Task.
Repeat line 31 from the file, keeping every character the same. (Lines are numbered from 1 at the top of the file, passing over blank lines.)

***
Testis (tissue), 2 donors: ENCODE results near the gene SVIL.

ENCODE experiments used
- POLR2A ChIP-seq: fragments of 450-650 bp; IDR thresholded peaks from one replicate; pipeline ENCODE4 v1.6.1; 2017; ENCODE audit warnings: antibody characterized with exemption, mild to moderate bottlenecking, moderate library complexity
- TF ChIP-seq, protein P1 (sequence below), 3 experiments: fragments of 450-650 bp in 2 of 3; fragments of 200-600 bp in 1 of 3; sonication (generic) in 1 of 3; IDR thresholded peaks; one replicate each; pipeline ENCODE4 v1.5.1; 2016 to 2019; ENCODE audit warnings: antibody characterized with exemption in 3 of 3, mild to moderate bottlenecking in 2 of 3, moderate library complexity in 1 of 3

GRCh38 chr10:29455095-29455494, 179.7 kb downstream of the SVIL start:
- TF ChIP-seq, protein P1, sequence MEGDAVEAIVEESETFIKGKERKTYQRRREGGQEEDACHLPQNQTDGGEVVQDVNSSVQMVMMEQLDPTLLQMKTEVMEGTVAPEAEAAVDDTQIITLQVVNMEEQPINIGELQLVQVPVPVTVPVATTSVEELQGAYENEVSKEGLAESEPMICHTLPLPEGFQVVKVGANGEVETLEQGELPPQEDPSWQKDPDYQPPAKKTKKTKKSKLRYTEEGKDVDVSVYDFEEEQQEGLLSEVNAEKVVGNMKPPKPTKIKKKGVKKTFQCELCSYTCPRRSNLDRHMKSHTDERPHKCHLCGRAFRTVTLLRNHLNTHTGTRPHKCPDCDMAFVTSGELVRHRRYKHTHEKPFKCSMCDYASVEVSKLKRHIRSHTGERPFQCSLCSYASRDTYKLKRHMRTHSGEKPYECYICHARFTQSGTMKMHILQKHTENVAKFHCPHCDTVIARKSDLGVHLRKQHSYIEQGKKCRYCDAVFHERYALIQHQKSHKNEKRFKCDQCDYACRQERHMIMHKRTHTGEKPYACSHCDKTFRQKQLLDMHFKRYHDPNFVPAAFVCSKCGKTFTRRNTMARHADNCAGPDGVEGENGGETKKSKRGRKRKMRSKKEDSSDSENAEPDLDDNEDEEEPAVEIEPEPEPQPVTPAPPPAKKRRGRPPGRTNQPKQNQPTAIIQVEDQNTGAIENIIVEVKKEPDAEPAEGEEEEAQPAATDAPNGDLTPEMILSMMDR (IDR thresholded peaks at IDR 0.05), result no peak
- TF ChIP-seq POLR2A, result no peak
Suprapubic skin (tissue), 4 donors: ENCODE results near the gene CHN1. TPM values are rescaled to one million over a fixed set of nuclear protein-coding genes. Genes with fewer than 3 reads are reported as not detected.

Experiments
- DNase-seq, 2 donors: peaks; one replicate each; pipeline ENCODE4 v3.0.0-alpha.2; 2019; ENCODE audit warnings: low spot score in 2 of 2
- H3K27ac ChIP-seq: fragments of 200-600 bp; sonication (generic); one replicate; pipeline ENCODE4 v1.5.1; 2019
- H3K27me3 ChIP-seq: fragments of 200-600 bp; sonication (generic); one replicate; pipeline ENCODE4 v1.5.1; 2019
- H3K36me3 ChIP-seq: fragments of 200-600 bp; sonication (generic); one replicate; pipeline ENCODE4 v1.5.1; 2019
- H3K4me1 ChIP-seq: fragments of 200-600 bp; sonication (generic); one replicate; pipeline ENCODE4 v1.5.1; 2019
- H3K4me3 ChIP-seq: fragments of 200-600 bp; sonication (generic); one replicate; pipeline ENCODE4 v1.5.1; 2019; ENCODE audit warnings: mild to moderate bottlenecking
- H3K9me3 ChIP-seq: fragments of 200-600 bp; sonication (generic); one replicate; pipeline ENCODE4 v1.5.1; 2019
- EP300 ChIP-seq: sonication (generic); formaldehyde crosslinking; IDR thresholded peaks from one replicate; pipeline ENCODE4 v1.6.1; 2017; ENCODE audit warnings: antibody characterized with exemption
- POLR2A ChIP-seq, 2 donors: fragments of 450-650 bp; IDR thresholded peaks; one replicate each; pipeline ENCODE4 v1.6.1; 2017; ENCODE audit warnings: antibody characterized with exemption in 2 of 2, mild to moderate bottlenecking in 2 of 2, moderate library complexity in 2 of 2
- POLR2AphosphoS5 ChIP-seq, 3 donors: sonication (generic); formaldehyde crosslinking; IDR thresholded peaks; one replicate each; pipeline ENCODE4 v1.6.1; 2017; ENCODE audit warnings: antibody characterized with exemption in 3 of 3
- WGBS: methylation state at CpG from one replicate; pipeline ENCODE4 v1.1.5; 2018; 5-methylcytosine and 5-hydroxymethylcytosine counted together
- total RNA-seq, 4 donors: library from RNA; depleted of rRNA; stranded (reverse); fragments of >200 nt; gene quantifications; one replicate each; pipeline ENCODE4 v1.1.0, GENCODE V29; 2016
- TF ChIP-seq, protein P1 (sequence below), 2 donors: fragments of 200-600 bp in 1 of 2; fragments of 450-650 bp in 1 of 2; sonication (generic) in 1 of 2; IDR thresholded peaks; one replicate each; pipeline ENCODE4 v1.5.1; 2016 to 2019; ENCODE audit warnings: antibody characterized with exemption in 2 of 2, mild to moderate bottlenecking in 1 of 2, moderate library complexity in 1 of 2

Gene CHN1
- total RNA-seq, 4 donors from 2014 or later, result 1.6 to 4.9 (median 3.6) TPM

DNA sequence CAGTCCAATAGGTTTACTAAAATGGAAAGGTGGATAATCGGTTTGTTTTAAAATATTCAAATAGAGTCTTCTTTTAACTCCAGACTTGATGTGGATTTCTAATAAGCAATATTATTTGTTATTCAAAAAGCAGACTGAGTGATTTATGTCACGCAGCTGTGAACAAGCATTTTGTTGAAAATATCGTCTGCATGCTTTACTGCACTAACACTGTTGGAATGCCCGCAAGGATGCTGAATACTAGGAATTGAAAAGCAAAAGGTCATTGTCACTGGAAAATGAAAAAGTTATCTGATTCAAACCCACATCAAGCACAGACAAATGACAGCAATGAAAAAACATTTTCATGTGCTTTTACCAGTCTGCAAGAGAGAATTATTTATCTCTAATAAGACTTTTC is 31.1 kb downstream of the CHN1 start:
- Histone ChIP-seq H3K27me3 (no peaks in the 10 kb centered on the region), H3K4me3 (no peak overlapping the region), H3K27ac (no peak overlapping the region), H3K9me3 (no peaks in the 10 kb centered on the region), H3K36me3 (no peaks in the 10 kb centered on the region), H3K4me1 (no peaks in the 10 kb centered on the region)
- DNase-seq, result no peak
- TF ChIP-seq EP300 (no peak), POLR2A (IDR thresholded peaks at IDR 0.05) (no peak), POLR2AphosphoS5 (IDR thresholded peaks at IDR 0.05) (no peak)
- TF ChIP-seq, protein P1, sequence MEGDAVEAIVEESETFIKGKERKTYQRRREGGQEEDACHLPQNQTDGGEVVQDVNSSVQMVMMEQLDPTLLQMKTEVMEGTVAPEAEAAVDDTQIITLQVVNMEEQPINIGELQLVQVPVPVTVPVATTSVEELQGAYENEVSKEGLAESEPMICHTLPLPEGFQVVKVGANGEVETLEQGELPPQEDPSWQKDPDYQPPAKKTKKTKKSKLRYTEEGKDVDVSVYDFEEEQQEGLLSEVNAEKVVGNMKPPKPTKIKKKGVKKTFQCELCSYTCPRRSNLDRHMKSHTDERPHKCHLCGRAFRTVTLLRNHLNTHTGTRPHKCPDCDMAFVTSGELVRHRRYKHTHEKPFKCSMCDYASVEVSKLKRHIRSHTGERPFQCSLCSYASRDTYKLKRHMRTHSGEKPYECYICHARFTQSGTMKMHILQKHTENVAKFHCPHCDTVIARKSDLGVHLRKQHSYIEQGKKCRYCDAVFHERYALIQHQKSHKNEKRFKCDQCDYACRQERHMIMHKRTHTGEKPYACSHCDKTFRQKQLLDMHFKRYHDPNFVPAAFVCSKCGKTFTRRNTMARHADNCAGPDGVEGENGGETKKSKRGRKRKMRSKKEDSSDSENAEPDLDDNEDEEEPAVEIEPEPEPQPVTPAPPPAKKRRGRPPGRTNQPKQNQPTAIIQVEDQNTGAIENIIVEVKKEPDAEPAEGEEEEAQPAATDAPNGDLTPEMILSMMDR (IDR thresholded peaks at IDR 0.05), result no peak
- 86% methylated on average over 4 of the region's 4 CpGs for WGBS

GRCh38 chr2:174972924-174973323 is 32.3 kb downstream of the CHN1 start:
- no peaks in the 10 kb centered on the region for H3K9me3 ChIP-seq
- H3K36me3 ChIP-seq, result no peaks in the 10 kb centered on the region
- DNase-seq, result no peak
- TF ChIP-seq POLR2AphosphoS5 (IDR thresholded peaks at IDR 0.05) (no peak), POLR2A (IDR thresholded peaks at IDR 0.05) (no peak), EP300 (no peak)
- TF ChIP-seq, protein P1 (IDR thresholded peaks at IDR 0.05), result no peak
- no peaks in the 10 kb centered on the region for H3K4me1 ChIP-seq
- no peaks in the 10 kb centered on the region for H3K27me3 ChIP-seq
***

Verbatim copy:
GRCh38 chr2:174972924-174973323 is 32.3 kb downstream of the CHN1 start: